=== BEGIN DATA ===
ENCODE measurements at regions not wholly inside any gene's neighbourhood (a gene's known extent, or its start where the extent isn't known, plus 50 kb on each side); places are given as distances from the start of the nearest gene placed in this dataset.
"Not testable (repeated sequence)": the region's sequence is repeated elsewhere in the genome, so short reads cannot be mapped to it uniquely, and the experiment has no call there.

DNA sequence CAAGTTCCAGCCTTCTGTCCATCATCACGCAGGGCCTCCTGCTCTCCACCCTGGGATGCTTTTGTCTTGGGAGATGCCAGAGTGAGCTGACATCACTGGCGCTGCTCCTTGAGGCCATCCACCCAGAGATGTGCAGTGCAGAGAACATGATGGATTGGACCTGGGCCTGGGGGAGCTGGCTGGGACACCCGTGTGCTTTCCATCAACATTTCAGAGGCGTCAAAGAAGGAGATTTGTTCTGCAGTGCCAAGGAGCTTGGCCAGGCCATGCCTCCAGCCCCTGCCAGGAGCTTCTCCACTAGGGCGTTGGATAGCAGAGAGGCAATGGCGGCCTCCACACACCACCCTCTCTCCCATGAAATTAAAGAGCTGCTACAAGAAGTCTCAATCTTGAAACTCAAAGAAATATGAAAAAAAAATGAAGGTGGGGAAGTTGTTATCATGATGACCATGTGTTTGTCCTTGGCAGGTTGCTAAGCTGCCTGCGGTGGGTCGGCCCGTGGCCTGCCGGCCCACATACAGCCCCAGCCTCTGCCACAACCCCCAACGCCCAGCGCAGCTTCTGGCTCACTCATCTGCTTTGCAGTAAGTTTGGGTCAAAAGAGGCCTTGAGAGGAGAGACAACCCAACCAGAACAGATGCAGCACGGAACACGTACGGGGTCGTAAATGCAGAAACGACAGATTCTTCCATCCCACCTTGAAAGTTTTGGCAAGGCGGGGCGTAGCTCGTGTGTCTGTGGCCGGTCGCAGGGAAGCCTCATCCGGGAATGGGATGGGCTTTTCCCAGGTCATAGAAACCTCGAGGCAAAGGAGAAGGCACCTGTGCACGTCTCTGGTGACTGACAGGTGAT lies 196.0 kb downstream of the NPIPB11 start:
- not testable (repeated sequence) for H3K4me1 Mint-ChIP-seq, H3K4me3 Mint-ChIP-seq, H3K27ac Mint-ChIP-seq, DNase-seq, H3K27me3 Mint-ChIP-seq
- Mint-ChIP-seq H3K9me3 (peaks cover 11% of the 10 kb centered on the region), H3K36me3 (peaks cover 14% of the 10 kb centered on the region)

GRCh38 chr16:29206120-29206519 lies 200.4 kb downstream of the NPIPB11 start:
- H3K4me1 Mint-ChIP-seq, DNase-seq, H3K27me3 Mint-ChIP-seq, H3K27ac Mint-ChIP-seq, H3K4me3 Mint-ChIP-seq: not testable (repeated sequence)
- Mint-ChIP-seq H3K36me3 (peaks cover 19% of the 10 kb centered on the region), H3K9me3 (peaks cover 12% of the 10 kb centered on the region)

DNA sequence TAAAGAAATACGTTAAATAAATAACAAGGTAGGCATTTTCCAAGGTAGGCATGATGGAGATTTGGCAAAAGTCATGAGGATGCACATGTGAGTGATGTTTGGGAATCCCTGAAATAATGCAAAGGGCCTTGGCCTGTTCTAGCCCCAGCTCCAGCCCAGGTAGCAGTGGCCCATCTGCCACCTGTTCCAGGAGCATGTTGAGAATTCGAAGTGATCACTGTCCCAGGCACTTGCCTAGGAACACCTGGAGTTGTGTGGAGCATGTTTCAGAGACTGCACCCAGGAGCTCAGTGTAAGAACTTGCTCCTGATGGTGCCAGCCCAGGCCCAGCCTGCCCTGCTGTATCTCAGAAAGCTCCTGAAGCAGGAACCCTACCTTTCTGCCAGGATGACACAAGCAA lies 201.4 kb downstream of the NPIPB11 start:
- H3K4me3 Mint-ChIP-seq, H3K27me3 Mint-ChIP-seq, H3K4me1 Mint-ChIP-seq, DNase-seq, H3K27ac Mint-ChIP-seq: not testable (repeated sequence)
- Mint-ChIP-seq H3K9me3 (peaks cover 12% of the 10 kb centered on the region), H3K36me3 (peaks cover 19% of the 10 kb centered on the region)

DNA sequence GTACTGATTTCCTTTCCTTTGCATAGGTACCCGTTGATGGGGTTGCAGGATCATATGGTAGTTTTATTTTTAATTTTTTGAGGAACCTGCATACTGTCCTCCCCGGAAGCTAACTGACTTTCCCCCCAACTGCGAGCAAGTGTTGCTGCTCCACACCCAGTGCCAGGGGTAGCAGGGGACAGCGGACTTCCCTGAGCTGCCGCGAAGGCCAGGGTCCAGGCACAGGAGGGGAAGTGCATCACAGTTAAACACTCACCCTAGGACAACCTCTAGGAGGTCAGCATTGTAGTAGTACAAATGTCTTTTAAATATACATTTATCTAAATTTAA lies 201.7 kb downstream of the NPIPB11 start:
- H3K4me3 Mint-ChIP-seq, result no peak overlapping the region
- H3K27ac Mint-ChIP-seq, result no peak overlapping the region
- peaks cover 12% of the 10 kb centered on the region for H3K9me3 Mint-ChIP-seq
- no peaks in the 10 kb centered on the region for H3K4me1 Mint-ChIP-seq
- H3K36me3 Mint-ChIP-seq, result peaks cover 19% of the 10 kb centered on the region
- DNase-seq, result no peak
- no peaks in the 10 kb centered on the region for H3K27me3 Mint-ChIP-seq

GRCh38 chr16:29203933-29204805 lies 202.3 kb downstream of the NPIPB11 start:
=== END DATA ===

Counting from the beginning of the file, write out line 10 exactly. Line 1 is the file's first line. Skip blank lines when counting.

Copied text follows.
- H3K4me3 Mint-ChIP-seq, H3K27me3 Mint-ChIP-seq, H3K4me1 Mint-ChIP-seq, DNase-seq, H3K27ac Mint-ChIP-seq: not testable (repeated sequence)